The Political System of China
Introspection of the May Fourth Movement's political influences in 1920s China and contemporary China-analysis is based on Chinese Nationalism and Self-determination
Name: Winnie Zhao
Major: Government and International Relations
Student Number: 1230700041
Date: May 20th, 2014
Introduction: The May Fourth Movement had certain positive impacts on fostering Chinese Nationalism since Beiyang government's weak response to the Treaty of Versailles, especially allowing Japan to receive territories in Shandong Province which previously had been Germany's recession; meanwhile, Twenty-one Demands was considered as a national humiliation, enraged Chinese intellectuals and ordinary people to express their strong dissatisfaction with Japan and Beiyang government. As a consequence, a large scale of students unified to draw awareness of China's dangerous position to the masses in China. More important, Chinese intellectuals held the self-determination to express their democratic demands, such as the Journal of New Youth played an important role in the rise and growth of the vernacular movement in 1920s China.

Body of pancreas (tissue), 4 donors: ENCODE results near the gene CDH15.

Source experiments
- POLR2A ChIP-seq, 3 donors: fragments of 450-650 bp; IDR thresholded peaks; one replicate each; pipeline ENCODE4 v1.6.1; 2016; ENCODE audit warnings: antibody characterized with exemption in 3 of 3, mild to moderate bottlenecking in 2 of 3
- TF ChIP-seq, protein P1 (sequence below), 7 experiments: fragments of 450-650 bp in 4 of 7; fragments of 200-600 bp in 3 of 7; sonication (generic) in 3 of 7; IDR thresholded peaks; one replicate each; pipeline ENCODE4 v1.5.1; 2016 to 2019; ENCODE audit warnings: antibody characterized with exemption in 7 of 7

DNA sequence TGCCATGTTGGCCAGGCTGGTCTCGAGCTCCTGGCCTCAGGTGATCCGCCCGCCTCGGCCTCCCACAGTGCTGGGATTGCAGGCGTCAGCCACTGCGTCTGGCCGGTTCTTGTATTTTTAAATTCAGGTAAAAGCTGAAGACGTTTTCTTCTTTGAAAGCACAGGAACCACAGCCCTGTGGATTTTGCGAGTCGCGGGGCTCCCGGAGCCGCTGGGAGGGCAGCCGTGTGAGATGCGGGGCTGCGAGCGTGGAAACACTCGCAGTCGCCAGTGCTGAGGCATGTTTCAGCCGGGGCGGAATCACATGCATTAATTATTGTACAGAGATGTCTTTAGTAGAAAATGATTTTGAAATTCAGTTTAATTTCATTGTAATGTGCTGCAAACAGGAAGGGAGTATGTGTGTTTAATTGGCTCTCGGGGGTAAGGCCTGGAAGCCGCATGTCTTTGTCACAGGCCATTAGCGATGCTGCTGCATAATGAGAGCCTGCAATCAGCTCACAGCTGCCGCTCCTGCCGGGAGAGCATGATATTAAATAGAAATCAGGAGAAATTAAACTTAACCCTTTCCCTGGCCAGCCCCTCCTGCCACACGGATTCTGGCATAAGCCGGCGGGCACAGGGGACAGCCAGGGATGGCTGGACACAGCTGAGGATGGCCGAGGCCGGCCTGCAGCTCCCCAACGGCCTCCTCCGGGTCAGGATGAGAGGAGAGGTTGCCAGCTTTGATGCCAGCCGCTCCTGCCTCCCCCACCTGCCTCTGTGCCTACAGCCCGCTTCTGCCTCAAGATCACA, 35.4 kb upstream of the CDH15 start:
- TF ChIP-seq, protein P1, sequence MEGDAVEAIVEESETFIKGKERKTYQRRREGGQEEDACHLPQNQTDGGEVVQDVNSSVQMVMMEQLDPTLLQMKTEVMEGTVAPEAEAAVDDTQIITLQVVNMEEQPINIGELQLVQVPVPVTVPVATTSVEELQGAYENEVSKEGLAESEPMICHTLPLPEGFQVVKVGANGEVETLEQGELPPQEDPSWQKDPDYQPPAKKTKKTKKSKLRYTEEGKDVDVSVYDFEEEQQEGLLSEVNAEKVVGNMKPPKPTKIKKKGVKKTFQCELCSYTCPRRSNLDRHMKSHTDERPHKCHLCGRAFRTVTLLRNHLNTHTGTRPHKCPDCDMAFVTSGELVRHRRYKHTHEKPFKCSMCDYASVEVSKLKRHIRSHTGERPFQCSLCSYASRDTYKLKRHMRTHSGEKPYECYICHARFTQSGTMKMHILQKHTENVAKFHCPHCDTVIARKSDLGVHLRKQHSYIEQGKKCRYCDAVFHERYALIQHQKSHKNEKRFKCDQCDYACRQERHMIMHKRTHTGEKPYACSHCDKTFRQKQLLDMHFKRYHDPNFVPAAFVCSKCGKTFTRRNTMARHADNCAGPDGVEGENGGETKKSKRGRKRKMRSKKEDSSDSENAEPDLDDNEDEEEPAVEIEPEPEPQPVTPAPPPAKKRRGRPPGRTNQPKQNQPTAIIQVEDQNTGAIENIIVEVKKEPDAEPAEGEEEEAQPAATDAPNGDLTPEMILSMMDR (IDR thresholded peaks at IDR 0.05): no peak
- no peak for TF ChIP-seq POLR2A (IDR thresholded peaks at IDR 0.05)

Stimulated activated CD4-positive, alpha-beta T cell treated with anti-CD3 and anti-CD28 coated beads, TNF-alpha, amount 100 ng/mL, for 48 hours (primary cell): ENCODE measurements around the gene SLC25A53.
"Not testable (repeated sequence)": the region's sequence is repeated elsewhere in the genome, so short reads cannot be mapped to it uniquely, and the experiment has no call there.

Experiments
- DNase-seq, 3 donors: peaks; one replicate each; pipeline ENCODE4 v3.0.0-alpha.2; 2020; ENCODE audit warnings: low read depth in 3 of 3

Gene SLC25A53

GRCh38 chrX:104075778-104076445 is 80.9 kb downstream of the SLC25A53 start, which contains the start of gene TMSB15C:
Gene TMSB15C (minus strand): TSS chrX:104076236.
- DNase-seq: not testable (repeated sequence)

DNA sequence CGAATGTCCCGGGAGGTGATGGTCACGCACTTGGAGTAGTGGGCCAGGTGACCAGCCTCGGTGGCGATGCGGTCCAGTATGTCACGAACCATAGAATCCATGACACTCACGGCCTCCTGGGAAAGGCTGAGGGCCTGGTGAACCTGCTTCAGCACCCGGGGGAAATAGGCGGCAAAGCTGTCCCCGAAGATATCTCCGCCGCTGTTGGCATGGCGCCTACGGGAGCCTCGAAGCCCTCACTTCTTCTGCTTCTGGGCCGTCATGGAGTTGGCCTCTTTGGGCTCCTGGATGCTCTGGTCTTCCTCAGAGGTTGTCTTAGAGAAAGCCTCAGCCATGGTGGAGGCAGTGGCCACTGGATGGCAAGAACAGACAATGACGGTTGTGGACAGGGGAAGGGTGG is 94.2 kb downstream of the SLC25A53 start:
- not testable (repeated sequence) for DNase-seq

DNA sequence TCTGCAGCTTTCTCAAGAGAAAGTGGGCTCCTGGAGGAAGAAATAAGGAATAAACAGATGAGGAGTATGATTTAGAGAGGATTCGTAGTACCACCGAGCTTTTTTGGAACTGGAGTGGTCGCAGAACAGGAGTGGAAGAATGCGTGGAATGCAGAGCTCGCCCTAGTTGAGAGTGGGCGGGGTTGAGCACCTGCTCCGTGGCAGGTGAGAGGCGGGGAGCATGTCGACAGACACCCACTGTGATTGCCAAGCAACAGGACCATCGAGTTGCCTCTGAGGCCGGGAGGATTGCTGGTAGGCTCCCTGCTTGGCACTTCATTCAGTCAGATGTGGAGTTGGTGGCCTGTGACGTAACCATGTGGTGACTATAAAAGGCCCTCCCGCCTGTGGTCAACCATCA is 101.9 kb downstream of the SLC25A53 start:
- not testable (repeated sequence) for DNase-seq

After the May Fourth Movement, a mount of China's political reforms and changes are closely related to the upsurge patriotism inspired by the May Fourth Movement, namely, the Open Door Policy and Education Reform. However, some events even national disasters (Cultural Revolution) contrary to the direction of science and democracy were related to the May Fourth Movement. Generally, the May Fourth Movement made positive effects on raising Chinese Nationalism and promoting Chinese society to conduct Self-determination, but its overheated patriotism such as beating Zhang Zongxiang who was the Chinese Ambassador to Japan, setting Zhao's Mansion on fire, and irrational thoughts towards Chinese traditional morality and traditional culture need to be introspected by contemporary China, especially contemporary Chinese youth. These arguments will be analyzed by following parts.